Ciclying passion? A speech with Czeslaw Lang
7 July 2016 - Interview
Ciclying passion? A speech with Czeslaw Lang

Czeslaw Lang was as a professional cyclist during the 1970s and 80s – wearing the legendary Del Tongo Colnago jersey. Very strong against the clock, he had his most significant successes in the time trial. Memorable TT races of his career were those raced with his compatriot, Lech Piasecki. Among his most memorable victories were at Tirreno-Adriatico, Settimana Bergamasca, and Trofeo Baracchi.

Czeslaw; how great is your passion for cycling?
“Cycling is my great love. I rode a bicycle for over 20 years, competing in two Olympic Games and taking part in various editions of the World Championships and many great tours. Then I worked as director sportif of the Diana Colnago team, also with Animex, and finally, 23 years ago, I became the organizer of the Tour de Pologne – which is now one of the most important races onthe World Tour calendar. Looking at all that, I can say that love of the bicycle has marked all the most important stages of my life.”

What drives you today, after a career as a professional cyclist, to even turn the pedals?
“The passion, specifically. If you love this sport is not impossible to conceive of and support the effort that is necessary for cycling. If you love your bike, you love the effort. It is also a matter of health, cycling is good for all ages. It is good for the body, soul, and also to the mind. The bike gives you more excitement. It also helps me to think, to find solutions, develop new ideas and new projects. Cycling is where you leave your problems behind. Cycling makes you see the world from another perspective, in constant motion.”

Can you share some fond memories of your career?
“Surely! The silver medal at the Moscow Olympics in 1980 was extraordinary emotional for me, both as a cyclist and as a representative of my country. Another great memory was winning the 1988 Trofeo Baracchi together with Lech Piasecki. That race was the first time we tried the brand new Colnago Ferrari time trial bike, with which we literally ‘dominated’ the asphalt with an average of over 54 km / h. It was a great day!”

Who’s a cyclist who has inspired your career as a young racer?
“Without a doubt ‘The Cannibal’ Eddy Merck, for his desire to fight and win all the time. For him I have great respect and admiration, for me he was a model to follow. Always leading, winning on all fronts in the Grand Tours, in the great Classics and in the World Championships, without forgetting business on track. A rider capable of giving strong emotions and inflaming the minds of the crowd. A legend, a true immortal of our sport. The comparisons between the ages of cycling are never easy to do, but I think Eddy can be considered the strongest cyclist of all time.”

How do you see cycling today?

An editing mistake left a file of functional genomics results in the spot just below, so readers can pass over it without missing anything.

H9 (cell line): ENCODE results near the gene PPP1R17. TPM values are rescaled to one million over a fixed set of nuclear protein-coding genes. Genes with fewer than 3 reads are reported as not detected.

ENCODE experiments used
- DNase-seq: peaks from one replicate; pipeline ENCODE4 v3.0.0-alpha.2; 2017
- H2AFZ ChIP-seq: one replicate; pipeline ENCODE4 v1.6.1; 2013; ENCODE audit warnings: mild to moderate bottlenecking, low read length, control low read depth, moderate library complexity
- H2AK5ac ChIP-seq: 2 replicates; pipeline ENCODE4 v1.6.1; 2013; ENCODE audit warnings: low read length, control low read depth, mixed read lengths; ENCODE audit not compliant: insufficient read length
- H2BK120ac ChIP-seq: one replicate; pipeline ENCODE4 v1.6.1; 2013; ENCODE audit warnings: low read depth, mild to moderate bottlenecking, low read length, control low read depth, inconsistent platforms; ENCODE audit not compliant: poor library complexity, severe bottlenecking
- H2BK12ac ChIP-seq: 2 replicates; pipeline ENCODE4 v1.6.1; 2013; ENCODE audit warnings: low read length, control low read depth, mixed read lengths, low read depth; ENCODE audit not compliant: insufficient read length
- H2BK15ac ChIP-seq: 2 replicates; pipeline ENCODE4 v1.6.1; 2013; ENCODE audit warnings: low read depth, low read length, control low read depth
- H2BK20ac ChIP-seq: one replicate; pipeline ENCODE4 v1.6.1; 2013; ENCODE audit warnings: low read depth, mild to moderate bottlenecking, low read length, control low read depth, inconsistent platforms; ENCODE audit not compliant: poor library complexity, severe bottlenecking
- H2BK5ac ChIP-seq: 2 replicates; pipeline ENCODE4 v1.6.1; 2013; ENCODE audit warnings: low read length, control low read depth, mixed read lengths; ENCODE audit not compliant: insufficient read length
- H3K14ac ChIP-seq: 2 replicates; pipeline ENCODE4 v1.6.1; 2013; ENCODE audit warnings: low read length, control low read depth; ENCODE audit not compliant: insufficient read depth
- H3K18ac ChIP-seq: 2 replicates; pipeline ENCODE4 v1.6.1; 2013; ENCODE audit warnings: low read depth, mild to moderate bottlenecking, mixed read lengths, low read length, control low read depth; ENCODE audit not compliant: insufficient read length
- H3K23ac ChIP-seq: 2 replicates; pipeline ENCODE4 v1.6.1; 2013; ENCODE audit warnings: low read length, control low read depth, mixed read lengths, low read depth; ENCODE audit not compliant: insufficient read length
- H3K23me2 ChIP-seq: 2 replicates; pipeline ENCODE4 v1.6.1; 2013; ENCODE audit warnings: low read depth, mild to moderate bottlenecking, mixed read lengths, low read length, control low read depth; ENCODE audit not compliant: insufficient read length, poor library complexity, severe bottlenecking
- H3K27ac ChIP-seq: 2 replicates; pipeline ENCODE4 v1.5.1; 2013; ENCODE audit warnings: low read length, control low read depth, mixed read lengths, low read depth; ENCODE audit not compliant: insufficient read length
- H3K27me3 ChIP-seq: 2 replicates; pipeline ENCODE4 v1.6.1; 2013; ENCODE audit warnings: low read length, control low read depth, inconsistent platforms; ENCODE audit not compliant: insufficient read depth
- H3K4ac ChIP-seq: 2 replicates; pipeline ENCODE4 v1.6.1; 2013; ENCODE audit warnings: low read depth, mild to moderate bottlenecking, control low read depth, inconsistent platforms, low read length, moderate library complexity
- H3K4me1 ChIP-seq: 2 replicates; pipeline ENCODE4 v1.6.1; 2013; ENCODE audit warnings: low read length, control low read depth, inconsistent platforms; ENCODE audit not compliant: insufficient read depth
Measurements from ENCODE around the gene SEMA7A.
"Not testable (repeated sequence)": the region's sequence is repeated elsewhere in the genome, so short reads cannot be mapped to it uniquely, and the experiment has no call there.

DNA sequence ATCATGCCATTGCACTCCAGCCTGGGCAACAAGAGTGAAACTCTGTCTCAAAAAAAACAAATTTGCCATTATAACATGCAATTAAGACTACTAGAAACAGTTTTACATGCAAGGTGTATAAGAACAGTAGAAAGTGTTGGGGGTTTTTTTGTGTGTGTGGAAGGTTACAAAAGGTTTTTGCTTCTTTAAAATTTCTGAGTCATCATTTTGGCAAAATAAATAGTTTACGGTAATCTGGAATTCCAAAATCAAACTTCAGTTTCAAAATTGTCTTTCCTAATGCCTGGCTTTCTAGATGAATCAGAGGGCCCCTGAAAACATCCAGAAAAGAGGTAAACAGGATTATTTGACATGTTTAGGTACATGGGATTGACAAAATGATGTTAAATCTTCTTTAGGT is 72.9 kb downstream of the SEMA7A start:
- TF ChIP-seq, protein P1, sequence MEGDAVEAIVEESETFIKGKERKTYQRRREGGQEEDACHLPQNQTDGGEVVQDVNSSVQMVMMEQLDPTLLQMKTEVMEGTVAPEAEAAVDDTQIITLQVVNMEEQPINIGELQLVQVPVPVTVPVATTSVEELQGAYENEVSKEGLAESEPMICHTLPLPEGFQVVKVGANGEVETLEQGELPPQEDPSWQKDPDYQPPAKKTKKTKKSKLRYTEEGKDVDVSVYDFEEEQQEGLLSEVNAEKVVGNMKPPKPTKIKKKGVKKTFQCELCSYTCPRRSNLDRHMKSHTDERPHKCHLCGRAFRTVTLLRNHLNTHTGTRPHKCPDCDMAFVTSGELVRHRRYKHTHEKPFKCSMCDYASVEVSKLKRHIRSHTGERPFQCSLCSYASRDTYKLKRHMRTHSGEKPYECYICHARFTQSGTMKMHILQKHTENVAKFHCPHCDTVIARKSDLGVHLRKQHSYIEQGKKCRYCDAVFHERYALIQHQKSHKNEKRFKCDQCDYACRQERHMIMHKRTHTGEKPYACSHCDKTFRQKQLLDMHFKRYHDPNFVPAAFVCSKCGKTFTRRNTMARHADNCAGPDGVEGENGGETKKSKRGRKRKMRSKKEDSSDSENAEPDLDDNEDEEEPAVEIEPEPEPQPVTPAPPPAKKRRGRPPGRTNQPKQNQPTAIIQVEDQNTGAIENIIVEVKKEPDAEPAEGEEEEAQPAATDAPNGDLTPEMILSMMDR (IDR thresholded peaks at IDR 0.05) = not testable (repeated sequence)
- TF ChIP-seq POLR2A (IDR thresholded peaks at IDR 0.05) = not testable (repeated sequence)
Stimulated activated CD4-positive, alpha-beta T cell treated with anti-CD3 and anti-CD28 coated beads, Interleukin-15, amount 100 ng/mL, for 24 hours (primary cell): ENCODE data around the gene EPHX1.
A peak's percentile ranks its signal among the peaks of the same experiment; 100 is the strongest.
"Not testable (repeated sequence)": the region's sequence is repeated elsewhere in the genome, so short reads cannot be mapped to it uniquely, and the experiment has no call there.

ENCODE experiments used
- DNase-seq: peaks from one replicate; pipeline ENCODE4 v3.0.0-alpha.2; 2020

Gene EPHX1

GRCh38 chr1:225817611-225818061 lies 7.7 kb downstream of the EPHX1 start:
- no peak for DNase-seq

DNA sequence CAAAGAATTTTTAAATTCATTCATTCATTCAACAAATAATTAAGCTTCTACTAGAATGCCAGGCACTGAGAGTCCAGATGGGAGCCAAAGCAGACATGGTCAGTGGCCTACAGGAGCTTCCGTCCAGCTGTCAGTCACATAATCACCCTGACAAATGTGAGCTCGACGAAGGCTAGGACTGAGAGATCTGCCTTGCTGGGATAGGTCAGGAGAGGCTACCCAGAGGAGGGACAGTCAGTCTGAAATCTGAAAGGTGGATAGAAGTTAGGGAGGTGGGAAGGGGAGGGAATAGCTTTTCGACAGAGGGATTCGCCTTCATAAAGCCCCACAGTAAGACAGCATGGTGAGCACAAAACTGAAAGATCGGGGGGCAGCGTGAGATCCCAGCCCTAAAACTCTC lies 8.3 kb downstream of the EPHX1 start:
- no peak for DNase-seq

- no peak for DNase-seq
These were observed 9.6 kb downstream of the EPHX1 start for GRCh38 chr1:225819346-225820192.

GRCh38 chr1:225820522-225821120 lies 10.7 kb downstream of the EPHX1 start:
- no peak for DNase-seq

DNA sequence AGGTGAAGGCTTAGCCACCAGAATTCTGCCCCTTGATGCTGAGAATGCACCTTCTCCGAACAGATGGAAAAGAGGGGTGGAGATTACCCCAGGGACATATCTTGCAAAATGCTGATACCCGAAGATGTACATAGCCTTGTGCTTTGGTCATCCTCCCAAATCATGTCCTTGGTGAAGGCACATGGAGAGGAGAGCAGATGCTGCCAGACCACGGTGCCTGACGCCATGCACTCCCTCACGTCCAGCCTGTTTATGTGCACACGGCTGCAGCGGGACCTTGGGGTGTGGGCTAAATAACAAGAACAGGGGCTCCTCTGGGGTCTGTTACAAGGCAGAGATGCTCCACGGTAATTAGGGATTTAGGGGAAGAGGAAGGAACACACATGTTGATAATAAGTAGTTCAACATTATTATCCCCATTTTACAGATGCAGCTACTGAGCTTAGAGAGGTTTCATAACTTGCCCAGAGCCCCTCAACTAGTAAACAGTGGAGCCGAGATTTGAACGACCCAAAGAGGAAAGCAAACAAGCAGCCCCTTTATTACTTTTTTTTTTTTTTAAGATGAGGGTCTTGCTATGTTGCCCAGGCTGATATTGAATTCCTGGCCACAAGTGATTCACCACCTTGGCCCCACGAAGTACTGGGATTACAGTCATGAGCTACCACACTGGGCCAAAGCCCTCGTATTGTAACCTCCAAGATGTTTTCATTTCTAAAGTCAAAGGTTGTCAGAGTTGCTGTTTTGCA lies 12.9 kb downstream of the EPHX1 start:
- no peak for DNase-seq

“Cycling is a sport with great potential. Now it runs almost all year, from north to south through the streets around the world. But this potential must know how to develop, mainly focusing on increasing globalization, opening new horizons and working for a constant evolution. Teams, athletes, organizers of races and sector companies, we must all work together trying to go in the same direction. It takes young people and new ideas but we must also appreciate and listen to more people working for years, with passion and professionalism, for this sport, at all levels, and exploit the experience that these people have.”

Who do you currently like in the Pro Peleton?
“There are many, but all standing Alberto Contador is a champion who knows how to win, but also knows how to lose. In difficult times he never surrendered and has always managed to stand up. He races throughout the year, and for this you can admire him and cheer him on many times. He’s one who always fights, and he’s also an athlete with great tactical intelligence. These are all features that make him a complete rider and a true champion.”

Is it better to win a Grand Tour stage or a big one-day race like the World Cup or the Olympics?
“They are two completely different realities. Both are very important and allow you to become part of the history of cycling. With a stage race win you will become popular and loved by the general public. Every day you’re riding through the streets among the people and the fans. In particular, the Tour de France for three weeks – and if you win even more, you are constantly in the media spotlight. But the main difference is that a World or Olympic title is prestigious because it is for life. Once you’ve won six, you will always remain the World Champion or Olympic Champion – this is the strength of a gold medal .”

Last question – what did it mean for you to collaborate with Ernesto Colnago?
“Ernesto is a true friend, indeed more so for me it’s like a family member who gave me, and taught me, so much. It’s an honor for me to continue to work and collaborate with him. He is a person who has dedicated his life with great passion to the construction and development of the bicycle. Ernesto has been and still is a great innovator, teacher and scholar, but above all an artist of the bicycle. For years I’ve raced on Colnago bicycles and even today for my rides I choose Colnago, not only for the friendship that binds us but because Colnago bicycles are not ordinary bicycles… they have a soul.”